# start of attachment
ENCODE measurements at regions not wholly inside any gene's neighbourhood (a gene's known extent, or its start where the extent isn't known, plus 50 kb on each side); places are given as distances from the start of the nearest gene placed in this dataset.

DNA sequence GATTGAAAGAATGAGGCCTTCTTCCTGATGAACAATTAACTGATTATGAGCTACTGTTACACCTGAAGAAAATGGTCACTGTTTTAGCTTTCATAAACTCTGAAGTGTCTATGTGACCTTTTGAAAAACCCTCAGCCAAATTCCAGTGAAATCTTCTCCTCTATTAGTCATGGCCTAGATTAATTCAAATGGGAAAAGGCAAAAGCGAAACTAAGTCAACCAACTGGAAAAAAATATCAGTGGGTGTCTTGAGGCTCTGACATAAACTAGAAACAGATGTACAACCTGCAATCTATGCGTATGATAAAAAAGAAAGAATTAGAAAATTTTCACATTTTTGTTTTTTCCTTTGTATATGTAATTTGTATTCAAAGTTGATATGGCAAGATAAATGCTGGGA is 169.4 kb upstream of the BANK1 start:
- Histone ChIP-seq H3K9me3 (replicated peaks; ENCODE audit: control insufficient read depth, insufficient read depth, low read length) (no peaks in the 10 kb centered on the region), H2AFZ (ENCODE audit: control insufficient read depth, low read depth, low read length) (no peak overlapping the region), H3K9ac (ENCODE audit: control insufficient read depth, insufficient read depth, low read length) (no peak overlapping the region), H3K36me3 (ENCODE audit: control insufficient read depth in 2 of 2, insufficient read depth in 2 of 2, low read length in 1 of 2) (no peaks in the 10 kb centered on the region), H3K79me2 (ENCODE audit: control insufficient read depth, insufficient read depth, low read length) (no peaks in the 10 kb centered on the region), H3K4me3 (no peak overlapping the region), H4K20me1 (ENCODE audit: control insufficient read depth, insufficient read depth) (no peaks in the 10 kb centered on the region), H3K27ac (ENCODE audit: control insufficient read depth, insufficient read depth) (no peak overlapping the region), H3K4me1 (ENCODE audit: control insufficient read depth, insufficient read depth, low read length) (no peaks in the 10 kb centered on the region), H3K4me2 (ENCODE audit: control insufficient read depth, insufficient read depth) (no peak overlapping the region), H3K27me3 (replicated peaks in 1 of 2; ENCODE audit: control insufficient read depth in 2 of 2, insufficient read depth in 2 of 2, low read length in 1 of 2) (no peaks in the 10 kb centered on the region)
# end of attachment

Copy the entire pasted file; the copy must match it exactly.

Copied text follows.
ENCODE measurements at regions not wholly inside any gene's neighbourhood (a gene's known extent, or its start where the extent isn't known, plus 50 kb on each side); places are given as distances from the start of the nearest gene placed in this dataset.

DNA sequence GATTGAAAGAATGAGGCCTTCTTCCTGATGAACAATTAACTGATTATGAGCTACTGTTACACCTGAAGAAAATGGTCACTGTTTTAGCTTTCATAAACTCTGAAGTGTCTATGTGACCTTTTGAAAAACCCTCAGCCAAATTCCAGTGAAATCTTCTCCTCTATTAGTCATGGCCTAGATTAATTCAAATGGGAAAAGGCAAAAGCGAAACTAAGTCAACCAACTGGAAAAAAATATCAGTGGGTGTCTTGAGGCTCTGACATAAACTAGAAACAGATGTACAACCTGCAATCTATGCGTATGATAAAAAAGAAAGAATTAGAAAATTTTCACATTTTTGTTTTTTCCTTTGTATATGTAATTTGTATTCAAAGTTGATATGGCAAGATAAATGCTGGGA is 169.4 kb upstream of the BANK1 start:
- Histone ChIP-seq H3K9me3 (replicated peaks; ENCODE audit: control insufficient read depth, insufficient read depth, low read length) (no peaks in the 10 kb centered on the region), H2AFZ (ENCODE audit: control insufficient read depth, low read depth, low read length) (no peak overlapping the region), H3K9ac (ENCODE audit: control insufficient read depth, insufficient read depth, low read length) (no peak overlapping the region), H3K36me3 (ENCODE audit: control insufficient read depth in 2 of 2, insufficient read depth in 2 of 2, low read length in 1 of 2) (no peaks in the 10 kb centered on the region), H3K79me2 (ENCODE audit: control insufficient read depth, insufficient read depth, low read length) (no peaks in the 10 kb centered on the region), H3K4me3 (no peak overlapping the region), H4K20me1 (ENCODE audit: control insufficient read depth, insufficient read depth) (no peaks in the 10 kb centered on the region), H3K27ac (ENCODE audit: control insufficient read depth, insufficient read depth) (no peak overlapping the region), H3K4me1 (ENCODE audit: control insufficient read depth, insufficient read depth, low read length) (no peaks in the 10 kb centered on the region), H3K4me2 (ENCODE audit: control insufficient read depth, insufficient read depth) (no peak overlapping the region), H3K27me3 (replicated peaks in 1 of 2; ENCODE audit: control insufficient read depth in 2 of 2, insufficient read depth in 2 of 2, low read length in 1 of 2) (no peaks in the 10 kb centered on the region)